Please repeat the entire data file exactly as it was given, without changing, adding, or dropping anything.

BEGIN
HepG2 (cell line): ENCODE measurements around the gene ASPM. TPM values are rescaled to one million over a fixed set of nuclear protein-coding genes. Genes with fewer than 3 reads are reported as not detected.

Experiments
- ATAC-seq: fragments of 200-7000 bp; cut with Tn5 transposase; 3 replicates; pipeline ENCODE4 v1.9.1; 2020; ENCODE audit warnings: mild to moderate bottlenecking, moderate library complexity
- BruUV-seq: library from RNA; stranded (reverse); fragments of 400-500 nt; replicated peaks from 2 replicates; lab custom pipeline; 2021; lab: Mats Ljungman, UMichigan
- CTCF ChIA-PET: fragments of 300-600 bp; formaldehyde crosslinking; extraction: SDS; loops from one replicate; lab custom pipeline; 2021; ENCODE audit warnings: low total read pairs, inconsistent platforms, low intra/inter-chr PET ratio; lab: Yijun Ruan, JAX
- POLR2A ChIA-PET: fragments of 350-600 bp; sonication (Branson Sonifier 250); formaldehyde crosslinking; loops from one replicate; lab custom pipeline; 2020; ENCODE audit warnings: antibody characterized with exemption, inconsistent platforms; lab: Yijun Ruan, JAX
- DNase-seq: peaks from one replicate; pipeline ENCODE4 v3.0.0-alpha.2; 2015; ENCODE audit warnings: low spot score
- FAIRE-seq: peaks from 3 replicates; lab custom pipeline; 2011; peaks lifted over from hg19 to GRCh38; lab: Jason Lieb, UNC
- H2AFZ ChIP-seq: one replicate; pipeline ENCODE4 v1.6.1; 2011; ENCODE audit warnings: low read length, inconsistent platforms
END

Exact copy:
HepG2 (cell line): ENCODE measurements around the gene ASPM. TPM values are rescaled to one million over a fixed set of nuclear protein-coding genes. Genes with fewer than 3 reads are reported as not detected.

Experiments
- ATAC-seq: fragments of 200-7000 bp; cut with Tn5 transposase; 3 replicates; pipeline ENCODE4 v1.9.1; 2020; ENCODE audit warnings: mild to moderate bottlenecking, moderate library complexity
- BruUV-seq: library from RNA; stranded (reverse); fragments of 400-500 nt; replicated peaks from 2 replicates; lab custom pipeline; 2021; lab: Mats Ljungman, UMichigan
- CTCF ChIA-PET: fragments of 300-600 bp; formaldehyde crosslinking; extraction: SDS; loops from one replicate; lab custom pipeline; 2021; ENCODE audit warnings: low total read pairs, inconsistent platforms, low intra/inter-chr PET ratio; lab: Yijun Ruan, JAX
- POLR2A ChIA-PET: fragments of 350-600 bp; sonication (Branson Sonifier 250); formaldehyde crosslinking; loops from one replicate; lab custom pipeline; 2020; ENCODE audit warnings: antibody characterized with exemption, inconsistent platforms; lab: Yijun Ruan, JAX
- DNase-seq: peaks from one replicate; pipeline ENCODE4 v3.0.0-alpha.2; 2015; ENCODE audit warnings: low spot score
- FAIRE-seq: peaks from 3 replicates; lab custom pipeline; 2011; peaks lifted over from hg19 to GRCh38; lab: Jason Lieb, UNC
- H2AFZ ChIP-seq: one replicate; pipeline ENCODE4 v1.6.1; 2011; ENCODE audit warnings: low read length, inconsistent platforms